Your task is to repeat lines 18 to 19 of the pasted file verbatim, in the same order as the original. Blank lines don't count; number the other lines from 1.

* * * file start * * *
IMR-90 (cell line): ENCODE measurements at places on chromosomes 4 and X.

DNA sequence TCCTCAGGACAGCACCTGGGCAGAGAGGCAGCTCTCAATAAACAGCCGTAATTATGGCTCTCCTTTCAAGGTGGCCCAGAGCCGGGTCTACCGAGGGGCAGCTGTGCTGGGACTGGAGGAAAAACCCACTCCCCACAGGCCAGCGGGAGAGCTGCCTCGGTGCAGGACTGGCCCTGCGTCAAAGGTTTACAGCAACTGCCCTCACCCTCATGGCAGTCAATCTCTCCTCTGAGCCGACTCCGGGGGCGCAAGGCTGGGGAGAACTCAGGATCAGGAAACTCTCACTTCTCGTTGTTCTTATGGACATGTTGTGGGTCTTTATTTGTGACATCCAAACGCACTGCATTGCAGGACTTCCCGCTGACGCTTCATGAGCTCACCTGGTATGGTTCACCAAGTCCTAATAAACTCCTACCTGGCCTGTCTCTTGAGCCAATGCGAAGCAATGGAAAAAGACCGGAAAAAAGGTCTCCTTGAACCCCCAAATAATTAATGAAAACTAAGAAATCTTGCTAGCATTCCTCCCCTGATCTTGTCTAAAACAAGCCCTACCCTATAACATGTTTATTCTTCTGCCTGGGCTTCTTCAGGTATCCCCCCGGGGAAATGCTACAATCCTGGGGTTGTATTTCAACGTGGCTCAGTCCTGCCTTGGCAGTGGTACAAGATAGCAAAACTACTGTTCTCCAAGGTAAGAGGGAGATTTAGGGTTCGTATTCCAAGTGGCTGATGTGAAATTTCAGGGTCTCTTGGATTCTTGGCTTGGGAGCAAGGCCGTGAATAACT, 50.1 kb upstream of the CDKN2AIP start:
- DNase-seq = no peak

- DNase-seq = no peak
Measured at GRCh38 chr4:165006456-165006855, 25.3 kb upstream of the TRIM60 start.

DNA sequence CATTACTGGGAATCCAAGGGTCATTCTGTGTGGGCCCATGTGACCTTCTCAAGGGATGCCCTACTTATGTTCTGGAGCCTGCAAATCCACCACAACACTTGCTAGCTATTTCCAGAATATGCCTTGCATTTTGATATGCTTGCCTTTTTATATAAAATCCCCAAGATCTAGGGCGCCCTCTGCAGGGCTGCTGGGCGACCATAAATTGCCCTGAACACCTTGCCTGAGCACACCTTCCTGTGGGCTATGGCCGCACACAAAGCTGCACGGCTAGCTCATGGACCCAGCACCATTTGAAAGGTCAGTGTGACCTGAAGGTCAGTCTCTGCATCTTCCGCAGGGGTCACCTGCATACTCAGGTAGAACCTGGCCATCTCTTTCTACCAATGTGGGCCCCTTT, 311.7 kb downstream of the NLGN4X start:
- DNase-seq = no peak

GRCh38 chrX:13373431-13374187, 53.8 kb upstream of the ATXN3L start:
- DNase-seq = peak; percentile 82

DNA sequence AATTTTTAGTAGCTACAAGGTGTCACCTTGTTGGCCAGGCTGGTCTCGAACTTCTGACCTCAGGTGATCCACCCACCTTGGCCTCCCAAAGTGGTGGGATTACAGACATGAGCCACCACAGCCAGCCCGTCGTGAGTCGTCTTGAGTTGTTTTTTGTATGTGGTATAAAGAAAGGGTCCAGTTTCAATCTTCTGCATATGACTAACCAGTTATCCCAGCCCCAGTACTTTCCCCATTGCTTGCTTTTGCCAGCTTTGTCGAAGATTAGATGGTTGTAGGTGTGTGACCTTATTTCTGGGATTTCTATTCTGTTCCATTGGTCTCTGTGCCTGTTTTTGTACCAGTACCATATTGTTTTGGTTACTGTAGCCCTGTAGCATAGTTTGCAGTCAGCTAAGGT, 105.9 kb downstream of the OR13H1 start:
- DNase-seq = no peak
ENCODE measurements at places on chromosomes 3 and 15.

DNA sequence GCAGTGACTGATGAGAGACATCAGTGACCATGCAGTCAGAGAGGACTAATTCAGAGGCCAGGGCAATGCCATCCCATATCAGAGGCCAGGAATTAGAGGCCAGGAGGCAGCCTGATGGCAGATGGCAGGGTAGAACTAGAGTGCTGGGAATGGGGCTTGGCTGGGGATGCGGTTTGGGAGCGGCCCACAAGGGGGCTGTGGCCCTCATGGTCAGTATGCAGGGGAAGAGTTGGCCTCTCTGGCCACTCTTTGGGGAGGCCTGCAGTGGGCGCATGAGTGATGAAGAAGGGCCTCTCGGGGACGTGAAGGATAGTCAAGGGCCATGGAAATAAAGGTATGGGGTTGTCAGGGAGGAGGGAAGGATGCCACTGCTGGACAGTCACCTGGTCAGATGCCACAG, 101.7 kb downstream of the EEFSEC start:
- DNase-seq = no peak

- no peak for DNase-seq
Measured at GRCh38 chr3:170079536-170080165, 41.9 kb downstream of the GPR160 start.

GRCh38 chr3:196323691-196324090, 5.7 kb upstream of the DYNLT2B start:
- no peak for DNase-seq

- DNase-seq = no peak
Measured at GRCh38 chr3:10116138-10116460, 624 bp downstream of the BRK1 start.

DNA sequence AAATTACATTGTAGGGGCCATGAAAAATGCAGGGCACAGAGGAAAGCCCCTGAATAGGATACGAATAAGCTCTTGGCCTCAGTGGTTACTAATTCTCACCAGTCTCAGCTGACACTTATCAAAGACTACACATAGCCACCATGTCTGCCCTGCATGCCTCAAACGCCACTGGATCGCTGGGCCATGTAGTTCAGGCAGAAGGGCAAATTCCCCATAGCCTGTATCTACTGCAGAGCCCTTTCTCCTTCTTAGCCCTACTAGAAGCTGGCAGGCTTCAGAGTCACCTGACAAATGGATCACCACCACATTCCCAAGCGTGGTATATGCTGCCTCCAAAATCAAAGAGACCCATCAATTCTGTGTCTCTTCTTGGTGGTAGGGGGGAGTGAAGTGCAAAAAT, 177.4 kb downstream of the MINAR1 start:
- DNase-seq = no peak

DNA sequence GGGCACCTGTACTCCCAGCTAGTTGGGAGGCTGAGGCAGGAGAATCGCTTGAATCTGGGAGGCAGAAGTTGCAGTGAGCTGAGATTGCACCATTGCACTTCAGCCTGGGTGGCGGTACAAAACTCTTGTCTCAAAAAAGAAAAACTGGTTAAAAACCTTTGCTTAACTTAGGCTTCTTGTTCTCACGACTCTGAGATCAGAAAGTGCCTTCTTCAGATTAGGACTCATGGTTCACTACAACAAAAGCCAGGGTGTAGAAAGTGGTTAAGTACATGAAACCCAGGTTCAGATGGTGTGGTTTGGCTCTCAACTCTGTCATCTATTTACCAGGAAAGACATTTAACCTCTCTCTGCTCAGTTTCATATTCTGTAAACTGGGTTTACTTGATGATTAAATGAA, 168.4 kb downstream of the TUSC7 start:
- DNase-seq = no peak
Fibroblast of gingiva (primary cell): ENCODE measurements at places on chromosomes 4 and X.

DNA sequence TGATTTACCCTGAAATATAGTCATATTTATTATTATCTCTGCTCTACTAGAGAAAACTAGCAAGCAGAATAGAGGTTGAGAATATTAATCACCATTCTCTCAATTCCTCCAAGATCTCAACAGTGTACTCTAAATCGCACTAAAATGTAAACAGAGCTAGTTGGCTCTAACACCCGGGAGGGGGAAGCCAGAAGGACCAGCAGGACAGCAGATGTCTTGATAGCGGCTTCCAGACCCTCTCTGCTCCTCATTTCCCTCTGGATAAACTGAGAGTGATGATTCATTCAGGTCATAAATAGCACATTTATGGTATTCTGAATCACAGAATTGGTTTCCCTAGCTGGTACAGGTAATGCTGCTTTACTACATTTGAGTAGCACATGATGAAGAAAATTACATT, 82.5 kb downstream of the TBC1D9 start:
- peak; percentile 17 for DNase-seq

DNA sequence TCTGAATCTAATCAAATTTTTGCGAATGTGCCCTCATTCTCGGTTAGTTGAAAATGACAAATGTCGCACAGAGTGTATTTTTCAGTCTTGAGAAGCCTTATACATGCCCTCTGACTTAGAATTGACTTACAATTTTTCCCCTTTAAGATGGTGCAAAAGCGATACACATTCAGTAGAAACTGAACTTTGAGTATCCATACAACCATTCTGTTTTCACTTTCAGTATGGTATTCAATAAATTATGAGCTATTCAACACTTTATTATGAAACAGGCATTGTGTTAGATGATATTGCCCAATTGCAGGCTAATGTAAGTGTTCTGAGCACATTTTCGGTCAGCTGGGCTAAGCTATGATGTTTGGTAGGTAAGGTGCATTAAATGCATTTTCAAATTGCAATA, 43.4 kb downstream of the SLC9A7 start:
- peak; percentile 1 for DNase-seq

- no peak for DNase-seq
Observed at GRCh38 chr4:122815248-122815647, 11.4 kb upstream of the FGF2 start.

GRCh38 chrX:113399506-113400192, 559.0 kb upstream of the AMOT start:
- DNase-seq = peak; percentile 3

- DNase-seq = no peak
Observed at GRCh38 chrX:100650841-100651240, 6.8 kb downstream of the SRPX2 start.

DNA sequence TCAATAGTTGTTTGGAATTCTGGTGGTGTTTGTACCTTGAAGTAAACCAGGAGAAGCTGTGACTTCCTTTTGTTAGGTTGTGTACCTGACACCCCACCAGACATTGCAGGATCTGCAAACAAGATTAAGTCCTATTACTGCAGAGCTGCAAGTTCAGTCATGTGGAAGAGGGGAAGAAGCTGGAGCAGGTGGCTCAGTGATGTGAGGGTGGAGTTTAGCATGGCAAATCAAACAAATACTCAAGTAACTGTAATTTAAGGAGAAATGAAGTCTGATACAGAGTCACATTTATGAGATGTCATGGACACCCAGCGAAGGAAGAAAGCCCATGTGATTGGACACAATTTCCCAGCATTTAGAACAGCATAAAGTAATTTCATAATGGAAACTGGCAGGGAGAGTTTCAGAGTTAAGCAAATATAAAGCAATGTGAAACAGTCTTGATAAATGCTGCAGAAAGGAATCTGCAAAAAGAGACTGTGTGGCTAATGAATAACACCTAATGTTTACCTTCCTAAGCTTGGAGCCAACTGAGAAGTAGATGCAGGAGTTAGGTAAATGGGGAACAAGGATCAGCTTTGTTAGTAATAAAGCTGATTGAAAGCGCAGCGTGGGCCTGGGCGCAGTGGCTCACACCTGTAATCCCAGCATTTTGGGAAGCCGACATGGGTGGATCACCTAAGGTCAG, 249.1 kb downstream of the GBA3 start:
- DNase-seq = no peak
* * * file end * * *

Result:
- no peak for DNase-seq

- DNase-seq = no peak